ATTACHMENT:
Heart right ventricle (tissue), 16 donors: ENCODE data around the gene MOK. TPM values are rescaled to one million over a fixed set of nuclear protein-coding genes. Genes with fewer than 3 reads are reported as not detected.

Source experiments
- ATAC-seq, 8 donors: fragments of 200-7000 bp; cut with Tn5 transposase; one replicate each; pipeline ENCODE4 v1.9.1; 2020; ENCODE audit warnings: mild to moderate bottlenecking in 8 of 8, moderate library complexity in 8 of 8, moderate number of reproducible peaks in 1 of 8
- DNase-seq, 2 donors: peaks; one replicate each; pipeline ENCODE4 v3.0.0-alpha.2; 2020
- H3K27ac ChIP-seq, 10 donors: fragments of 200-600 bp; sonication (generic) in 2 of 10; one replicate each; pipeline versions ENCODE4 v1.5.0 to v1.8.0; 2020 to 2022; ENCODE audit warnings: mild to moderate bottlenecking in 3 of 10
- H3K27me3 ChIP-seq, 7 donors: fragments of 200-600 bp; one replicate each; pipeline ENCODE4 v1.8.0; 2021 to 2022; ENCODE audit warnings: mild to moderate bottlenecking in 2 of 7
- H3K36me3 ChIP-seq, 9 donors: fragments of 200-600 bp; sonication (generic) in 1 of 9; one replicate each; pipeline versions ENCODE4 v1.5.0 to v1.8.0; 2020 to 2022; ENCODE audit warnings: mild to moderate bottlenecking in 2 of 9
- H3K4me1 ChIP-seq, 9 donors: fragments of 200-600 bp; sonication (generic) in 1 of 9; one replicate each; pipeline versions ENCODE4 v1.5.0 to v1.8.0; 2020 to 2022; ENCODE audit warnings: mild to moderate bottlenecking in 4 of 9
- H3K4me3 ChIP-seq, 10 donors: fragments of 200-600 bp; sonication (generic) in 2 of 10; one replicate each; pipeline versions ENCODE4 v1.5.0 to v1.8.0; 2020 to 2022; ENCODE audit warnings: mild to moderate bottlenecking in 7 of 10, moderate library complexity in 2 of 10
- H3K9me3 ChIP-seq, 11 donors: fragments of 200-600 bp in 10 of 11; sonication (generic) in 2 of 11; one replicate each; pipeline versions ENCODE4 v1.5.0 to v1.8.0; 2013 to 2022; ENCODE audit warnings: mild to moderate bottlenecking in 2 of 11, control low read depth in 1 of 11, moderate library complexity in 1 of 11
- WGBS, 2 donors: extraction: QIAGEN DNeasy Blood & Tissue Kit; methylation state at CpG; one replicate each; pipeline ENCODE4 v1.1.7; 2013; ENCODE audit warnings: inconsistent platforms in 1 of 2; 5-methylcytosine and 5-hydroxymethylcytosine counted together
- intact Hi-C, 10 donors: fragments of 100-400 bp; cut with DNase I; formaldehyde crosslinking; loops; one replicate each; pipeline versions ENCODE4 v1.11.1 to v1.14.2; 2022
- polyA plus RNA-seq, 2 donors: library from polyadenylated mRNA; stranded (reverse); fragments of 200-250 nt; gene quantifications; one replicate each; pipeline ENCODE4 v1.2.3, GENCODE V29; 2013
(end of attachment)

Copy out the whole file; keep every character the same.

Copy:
Heart right ventricle (tissue), 16 donors: ENCODE data around the gene MOK. TPM values are rescaled to one million over a fixed set of nuclear protein-coding genes. Genes with fewer than 3 reads are reported as not detected.

Source experiments
- ATAC-seq, 8 donors: fragments of 200-7000 bp; cut with Tn5 transposase; one replicate each; pipeline ENCODE4 v1.9.1; 2020; ENCODE audit warnings: mild to moderate bottlenecking in 8 of 8, moderate library complexity in 8 of 8, moderate number of reproducible peaks in 1 of 8
- DNase-seq, 2 donors: peaks; one replicate each; pipeline ENCODE4 v3.0.0-alpha.2; 2020
- H3K27ac ChIP-seq, 10 donors: fragments of 200-600 bp; sonication (generic) in 2 of 10; one replicate each; pipeline versions ENCODE4 v1.5.0 to v1.8.0; 2020 to 2022; ENCODE audit warnings: mild to moderate bottlenecking in 3 of 10
- H3K27me3 ChIP-seq, 7 donors: fragments of 200-600 bp; one replicate each; pipeline ENCODE4 v1.8.0; 2021 to 2022; ENCODE audit warnings: mild to moderate bottlenecking in 2 of 7
- H3K36me3 ChIP-seq, 9 donors: fragments of 200-600 bp; sonication (generic) in 1 of 9; one replicate each; pipeline versions ENCODE4 v1.5.0 to v1.8.0; 2020 to 2022; ENCODE audit warnings: mild to moderate bottlenecking in 2 of 9
- H3K4me1 ChIP-seq, 9 donors: fragments of 200-600 bp; sonication (generic) in 1 of 9; one replicate each; pipeline versions ENCODE4 v1.5.0 to v1.8.0; 2020 to 2022; ENCODE audit warnings: mild to moderate bottlenecking in 4 of 9
- H3K4me3 ChIP-seq, 10 donors: fragments of 200-600 bp; sonication (generic) in 2 of 10; one replicate each; pipeline versions ENCODE4 v1.5.0 to v1.8.0; 2020 to 2022; ENCODE audit warnings: mild to moderate bottlenecking in 7 of 10, moderate library complexity in 2 of 10
- H3K9me3 ChIP-seq, 11 donors: fragments of 200-600 bp in 10 of 11; sonication (generic) in 2 of 11; one replicate each; pipeline versions ENCODE4 v1.5.0 to v1.8.0; 2013 to 2022; ENCODE audit warnings: mild to moderate bottlenecking in 2 of 11, control low read depth in 1 of 11, moderate library complexity in 1 of 11
- WGBS, 2 donors: extraction: QIAGEN DNeasy Blood & Tissue Kit; methylation state at CpG; one replicate each; pipeline ENCODE4 v1.1.7; 2013; ENCODE audit warnings: inconsistent platforms in 1 of 2; 5-methylcytosine and 5-hydroxymethylcytosine counted together
- intact Hi-C, 10 donors: fragments of 100-400 bp; cut with DNase I; formaldehyde crosslinking; loops; one replicate each; pipeline versions ENCODE4 v1.11.1 to v1.14.2; 2022
- polyA plus RNA-seq, 2 donors: library from polyadenylated mRNA; stranded (reverse); fragments of 200-250 nt; gene quantifications; one replicate each; pipeline ENCODE4 v1.2.3, GENCODE V29; 2013